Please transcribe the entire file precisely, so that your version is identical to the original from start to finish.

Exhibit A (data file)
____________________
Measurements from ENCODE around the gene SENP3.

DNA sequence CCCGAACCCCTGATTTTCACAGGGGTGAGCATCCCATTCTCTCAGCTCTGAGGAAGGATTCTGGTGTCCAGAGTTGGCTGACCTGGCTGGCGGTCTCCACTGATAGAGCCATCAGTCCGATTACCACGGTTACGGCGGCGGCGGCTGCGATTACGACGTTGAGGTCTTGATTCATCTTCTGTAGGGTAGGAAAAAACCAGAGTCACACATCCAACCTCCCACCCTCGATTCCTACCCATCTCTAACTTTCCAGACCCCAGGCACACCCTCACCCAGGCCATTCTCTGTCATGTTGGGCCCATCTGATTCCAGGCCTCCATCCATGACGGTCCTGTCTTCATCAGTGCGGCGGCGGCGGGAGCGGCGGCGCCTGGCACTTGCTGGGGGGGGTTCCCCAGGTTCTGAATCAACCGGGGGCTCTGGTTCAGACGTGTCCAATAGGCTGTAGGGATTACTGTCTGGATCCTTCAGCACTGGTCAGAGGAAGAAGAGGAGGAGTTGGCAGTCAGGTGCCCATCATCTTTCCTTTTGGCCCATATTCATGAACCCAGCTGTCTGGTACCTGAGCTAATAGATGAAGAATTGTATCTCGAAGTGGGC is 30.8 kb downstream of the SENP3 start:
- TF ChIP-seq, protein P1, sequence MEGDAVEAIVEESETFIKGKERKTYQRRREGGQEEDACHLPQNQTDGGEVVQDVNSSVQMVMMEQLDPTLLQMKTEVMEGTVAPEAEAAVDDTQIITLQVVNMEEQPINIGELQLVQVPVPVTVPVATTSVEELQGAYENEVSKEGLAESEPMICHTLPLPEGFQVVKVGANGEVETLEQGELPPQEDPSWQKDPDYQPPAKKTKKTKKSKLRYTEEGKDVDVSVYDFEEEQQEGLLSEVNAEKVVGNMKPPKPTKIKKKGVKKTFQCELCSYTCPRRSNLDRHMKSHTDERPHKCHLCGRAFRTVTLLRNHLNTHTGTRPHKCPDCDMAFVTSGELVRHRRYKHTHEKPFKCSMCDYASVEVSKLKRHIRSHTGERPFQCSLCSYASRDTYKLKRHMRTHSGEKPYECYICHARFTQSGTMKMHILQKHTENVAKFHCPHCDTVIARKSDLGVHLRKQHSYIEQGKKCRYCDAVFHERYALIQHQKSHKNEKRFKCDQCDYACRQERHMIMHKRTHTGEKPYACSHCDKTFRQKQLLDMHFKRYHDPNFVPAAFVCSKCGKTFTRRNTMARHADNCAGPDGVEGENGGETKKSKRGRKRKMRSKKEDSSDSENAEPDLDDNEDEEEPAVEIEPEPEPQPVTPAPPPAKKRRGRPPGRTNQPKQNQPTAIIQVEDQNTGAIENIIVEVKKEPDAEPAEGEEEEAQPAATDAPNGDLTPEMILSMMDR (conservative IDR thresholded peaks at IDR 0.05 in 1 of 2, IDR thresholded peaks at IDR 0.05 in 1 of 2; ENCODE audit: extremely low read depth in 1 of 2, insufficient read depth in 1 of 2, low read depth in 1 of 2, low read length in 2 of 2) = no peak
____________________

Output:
Measurements from ENCODE around the gene SENP3.

DNA sequence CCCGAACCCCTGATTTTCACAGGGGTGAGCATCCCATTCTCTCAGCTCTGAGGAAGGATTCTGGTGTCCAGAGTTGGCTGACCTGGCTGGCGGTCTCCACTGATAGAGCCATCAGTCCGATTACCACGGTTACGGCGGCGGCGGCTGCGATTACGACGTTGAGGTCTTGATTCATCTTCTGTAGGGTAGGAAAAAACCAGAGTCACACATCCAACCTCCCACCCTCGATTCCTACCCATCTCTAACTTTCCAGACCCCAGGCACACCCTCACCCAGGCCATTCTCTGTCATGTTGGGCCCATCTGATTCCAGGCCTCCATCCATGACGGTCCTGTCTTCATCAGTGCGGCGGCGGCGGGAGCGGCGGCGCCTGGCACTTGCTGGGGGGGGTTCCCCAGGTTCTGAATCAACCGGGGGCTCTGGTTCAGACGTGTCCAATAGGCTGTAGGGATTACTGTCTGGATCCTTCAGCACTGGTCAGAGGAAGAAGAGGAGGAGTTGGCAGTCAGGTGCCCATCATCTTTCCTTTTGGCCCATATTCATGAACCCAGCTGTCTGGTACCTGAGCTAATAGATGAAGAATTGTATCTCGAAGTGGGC is 30.8 kb downstream of the SENP3 start:
- TF ChIP-seq, protein P1, sequence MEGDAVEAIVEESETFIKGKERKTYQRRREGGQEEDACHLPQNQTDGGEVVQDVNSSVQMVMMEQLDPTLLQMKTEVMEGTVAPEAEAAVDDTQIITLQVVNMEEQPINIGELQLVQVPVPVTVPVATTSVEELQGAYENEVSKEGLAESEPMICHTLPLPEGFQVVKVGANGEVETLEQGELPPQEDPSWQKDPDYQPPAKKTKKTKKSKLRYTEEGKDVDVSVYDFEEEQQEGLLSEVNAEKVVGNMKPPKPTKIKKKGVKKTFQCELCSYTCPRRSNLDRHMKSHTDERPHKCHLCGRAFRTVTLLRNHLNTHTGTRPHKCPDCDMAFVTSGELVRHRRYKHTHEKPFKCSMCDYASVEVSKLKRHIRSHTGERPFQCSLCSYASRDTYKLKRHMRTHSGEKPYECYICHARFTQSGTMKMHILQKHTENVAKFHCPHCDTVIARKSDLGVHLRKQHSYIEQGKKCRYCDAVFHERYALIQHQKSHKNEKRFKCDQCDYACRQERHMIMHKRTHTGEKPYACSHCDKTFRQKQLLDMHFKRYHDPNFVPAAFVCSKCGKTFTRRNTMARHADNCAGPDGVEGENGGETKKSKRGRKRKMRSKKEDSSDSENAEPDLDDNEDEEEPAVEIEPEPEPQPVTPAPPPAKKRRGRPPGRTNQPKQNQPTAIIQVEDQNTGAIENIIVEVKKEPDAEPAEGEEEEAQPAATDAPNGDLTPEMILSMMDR (conservative IDR thresholded peaks at IDR 0.05 in 1 of 2, IDR thresholded peaks at IDR 0.05 in 1 of 2; ENCODE audit: extremely low read depth in 1 of 2, insufficient read depth in 1 of 2, low read depth in 1 of 2, low read length in 2 of 2) = no peak